I argued that Suharto knew about the plot beforehand but was not involved in it. From what is known I think it is clear that Suharto was not the mastermind. All Ben had was speculation. He speculated that Suharto, if not the mastermind, played the role of spoiler: Suharto had planted double-agents in the G30S group…who then sabotaged the plot, making sure that it committed an atrocity (killing the generals) and then collapsed. I think this is overreaching…. Ben also wanted to acquit the PKI of any involvement…. The argument of the Cornell Paper—Javanese officers acting on their own—is completely wrong.
According to Roosa, top PKI leaders, including the chairman, D.N. Aidit, were deeply involved in the plot: “Aidit’s idea was to use military personnel who were loyal to the PKI to get rid of the army generals they suspected of being the key right-wing generals who were promoting anticommunism.” But matters went awry: “The initial plan seems to have been to capture the generals alive and present them to Sukarno, but the plotters didn’t carry out the plan with much concern for keeping the generals alive—three were shot or stabbed when they resisted being abducted.”
Given Anderson’s emotional connection to these events, one would expect that a memoir by him would contain a great deal about the “catastrophe.” But the carnage is evoked fleetingly and from a peculiar angle, in a brief passage about his comrade Pipit Rochijat Kartawidjaja, an Indonesian exile and “eternal student” in Berlin who, during the long Suharto dictatorship, clashed frequently and successfully with the “small, corrupt” Indonesian consulate in Berlin, effectively headed by an intelligence officer. Pipit, Anderson writes, is “an amazingly gifted and fearless satirical writer” whose articles are distinguished by “a mixture of formal Indonesian, Jakarta slang and Low Javanese,” a style that incorporated “Javanese wayang-lore, Sino-Indonesian kung-fu comic books, scatology and brazenly sexual jokes to make his friends laugh their heads off.”
Anderson, who credits Pipit with teaching him how to write fluently in Indonesian, translated one of his articles into English, an essay entitled “Am I PKI… or Non-PKI?,” which was based on incidents that Pipit had witnessed, as a young man, on a sugar estate in East Java in 1965. Pipit’s essay was full of black humor, but, Anderson says, “the horror haunted him”:
In his article he described how regular customers at the local brothel stopped going there when they saw the genitals of communists nailed to the door, and he recalled rafts piled high with mutilated corpses which floated down the Brantas river through the town of Kediri where he lived.
Writing at the end of his life, in a memoir that feels post-ideological, Anderson chose to accentuate the halcyon days in Java—the motorcycle trips through the interior, the sidewalk chess games, the full moon over Borobudur—instead of the ruination of a country he loved.
* * *
Anderson’s early work on Indonesia’s independence struggle of the 1940s led him to think seriously about nationalism: He saw how a skilled nationalist intelligentsia, based in Jakarta, had summoned not only a nation called Indonesia but also a new language, Indonesian, which became the language of resistance to the Dutch colonial rulers. Imagined Communities also grew out of the political realities in Southeast Asia following the Vietnam War. The book emerged from what Anderson viewed, in the early 1980s, as a “fundamental transformation in the history of Marxism and Marxist movements”: the wars between Vietnam, Cambodia, and China in 1978–79. Anderson simply couldn’t understand why Marxist regimes were fighting each other instead of the Western imperialists. It was a worrying spectacle: “I was haunted by the prospect of further full-scale wars between the socialist states.”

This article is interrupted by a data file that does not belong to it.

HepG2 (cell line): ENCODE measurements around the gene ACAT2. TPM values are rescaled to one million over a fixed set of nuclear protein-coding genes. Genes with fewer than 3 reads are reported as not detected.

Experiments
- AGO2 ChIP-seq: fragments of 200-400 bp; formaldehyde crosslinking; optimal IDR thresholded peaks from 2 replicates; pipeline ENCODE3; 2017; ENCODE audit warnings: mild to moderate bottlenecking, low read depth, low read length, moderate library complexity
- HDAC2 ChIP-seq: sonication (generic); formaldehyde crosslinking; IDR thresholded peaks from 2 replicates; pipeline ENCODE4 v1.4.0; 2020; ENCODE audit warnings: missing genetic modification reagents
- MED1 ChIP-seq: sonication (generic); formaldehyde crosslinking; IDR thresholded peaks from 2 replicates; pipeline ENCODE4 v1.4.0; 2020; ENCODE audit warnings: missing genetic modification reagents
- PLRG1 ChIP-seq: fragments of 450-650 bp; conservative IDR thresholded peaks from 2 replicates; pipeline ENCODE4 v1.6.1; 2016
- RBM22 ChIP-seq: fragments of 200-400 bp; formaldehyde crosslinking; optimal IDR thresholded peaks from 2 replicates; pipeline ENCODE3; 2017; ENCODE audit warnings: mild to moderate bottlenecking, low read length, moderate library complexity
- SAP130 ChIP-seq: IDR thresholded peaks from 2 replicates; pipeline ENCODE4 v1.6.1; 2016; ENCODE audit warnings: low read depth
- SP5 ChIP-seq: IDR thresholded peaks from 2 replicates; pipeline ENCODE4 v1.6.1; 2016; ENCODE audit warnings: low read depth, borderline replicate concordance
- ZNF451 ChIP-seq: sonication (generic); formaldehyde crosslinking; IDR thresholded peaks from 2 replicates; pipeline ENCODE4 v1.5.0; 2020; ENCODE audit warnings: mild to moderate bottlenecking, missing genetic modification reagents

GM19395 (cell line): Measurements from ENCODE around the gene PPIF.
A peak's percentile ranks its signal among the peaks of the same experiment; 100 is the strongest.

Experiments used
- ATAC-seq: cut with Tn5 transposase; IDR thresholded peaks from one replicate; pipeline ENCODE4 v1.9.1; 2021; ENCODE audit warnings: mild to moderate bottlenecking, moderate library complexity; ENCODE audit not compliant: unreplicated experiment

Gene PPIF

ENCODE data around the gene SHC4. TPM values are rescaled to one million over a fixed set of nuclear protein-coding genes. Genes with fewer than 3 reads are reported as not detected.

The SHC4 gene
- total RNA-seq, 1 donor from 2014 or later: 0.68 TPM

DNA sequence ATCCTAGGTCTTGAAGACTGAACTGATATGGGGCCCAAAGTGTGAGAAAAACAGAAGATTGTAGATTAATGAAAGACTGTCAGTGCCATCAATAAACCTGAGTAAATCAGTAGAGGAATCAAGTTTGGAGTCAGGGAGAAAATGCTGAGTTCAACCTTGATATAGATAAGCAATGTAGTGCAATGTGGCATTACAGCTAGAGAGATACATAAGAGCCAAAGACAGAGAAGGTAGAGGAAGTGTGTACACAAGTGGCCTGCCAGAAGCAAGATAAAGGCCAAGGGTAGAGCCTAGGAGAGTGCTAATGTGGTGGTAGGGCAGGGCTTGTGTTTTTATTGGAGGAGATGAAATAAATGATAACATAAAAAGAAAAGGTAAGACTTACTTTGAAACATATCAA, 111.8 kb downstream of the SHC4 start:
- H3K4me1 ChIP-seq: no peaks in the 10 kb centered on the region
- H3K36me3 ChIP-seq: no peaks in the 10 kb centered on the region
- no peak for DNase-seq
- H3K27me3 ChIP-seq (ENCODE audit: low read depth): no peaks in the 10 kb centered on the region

Anderson began a comprehensive study of nationalism, a force whose power and complexity were not explained by his sort of Marxist theory. In writing Imagined Communities, he was partly inspired by Tom Nairn’s The Break-up of Britain (1977), which, in Anderson’s words, had described the UK “as the decrepit relic of a pre-national, pre-republican age and thus doomed to share the fate of Austro-Hungary.” But Anderson strongly disagreed with Nairn’s contention that “‘nationalism’ is the pathology of modern developmental history, as inescapable as ‘neurosis’ in the individual.” Anderson argued that nationalism was neither a pathology nor a fixed, immutable force. Instead, he wrote, “it is an imagined political community…because the members of even the smallest nation will never know most of their fellow-members, meet them, or even hear of them, yet in the minds of each lives the image of their communion.”
In an afterword to the 2006 edition of Imagined Communities, Anderson reflected on the book’s enormous success: “In the 1980s it was the only comparative study of nationalism’s history intended to combat Eurocentrism, and making use of non-European language sources. It was also the only one with a marked prejudice in favor of ‘small countries’”—Hungary, Thailand, Switzerland, Vietnam, Scotland, and the Philippines. Imagined Communities also broadly coincided with the rise of theory in the academy: It attempted to combine, he wrote in 2006, “a kind of historical materialism with what later on came to be called discourse analysis; Marxist modernism married to postmodernism avant la lettre.”
Anderson says in the memoir that he wanted to provoke his fellow scholars: “I deliberately brought together Tsarist Russia with British India, Hungary with Siam and Japan, Indonesia with Switzerland, and Vietnam with French West Africa…. These comparisons were intended to surprise and shock, but also to ‘globalize’ the study of the history of nationalism.”
What enabled him, in a learned fashion, to compare Hungary with Japan was a cast of mind that was always wide-ranging, endlessly curious, and interdisciplinary. When he surveys academic life, he sees thick disciplinary walls that breed narrow, provincial thinking. He tells us that, in his seminars on nationalism, he took pleasure in making students look outside their cubby holes: